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University academics share their expertise in child welfare

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Experts in child welfare met at the University of Stirling yesterday to explore topics relating to children’s wellbeing, safety and relationships.

The one-day conference was organised by the University’s Centre for Child Wellbeing and Protection to provide a snapshot of the work being carried out by staff affiliated to the centre.

Centre director Professor Jane Callaghan said: “We are committed to doing research that has a real impact, and that makes a positive difference in the lives of children and those who support them. It is therefore important for the Centre to connect to the community in which we are located, and who we collaborate with and serve.

Jane Callaghan

Centre director Professor Jane Callaghan

“The conference offered a valuable opportunity to share our learnings and continue a dialogue with colleagues in the charity and public service sector, as well as with policy makers, about the work we do - and what still needs to be done.”

Professor Samantha Punch opened the conference with a keynote speech questioning why age and generation are not recognised as social variables in the same way as gender, ethnicity and class.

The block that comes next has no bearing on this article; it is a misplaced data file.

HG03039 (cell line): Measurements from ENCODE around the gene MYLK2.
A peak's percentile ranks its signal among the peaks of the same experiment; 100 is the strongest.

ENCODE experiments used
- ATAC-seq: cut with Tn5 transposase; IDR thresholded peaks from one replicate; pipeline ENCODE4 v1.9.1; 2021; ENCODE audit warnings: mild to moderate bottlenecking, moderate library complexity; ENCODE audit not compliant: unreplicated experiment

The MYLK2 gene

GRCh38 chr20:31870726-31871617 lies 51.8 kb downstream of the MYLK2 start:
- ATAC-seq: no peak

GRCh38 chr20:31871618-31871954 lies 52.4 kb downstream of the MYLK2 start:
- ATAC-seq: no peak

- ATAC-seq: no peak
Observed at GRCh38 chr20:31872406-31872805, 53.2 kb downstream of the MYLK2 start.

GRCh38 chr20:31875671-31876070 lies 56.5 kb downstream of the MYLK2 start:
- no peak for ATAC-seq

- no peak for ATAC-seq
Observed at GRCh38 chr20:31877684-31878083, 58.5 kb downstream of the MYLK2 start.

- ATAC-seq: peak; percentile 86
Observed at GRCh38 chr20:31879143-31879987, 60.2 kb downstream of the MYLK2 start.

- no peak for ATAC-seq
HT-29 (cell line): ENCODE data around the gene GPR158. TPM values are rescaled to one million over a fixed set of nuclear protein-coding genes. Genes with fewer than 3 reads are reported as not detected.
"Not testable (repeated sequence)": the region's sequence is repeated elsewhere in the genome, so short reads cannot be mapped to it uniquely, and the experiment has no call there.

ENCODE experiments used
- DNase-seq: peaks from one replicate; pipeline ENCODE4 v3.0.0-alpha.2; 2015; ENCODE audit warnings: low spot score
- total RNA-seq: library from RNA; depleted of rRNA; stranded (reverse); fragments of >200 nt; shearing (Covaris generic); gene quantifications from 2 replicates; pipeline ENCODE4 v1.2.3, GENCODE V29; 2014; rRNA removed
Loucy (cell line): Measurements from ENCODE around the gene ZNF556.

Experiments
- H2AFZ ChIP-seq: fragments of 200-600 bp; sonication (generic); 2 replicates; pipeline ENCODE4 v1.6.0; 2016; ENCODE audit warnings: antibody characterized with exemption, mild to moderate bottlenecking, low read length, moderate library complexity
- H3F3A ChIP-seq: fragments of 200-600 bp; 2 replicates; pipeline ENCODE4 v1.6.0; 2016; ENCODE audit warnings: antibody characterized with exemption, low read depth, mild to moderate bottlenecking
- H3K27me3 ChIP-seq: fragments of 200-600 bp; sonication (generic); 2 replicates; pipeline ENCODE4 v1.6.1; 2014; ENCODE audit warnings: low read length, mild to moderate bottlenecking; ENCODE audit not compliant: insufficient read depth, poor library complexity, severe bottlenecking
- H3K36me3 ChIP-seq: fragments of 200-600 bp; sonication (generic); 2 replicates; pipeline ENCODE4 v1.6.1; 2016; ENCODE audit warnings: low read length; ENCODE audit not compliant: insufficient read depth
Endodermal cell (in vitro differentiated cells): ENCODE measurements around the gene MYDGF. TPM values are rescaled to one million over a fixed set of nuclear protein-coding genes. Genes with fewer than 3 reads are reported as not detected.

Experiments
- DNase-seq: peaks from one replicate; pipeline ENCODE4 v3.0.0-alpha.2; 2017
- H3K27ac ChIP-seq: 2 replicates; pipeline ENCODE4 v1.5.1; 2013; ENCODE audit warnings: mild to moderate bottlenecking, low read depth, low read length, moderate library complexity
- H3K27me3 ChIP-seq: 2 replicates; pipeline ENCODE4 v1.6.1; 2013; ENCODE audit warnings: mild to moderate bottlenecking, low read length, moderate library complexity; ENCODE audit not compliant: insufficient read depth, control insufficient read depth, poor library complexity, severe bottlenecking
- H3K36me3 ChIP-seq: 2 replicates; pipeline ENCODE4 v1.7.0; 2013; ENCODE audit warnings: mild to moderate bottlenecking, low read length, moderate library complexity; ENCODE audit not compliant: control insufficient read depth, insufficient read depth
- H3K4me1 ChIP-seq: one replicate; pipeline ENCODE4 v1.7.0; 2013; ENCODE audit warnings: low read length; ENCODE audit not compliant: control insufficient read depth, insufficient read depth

Samantha Punch

Professor Samantha Punch opened the conference with a keynote speech

The conference, which was held in the University’s Iris Murdoch Building, also included a series of presentations and workshops looking at a range of issues relating to children’s welfare including: mental health, resilience and child protection; children and young people’s rights; and play, learning and education.

Professor Callaghan closed the conference with a speech about the impact of trauma on young people’s wellbeing, with a particular focus on the popularisation of the ‘ACES’ (Adverse Childhood Experiences) model in children’s services.

The centre aims to build an understanding of children and young people’s lives in order to better support their wellbeing and protect them from harm.

As well as working with children, young people and their families, it also works with communities and organisations to build knowledge that can be used in third sector, health and social care settings, criminal justice and family courts, and education.

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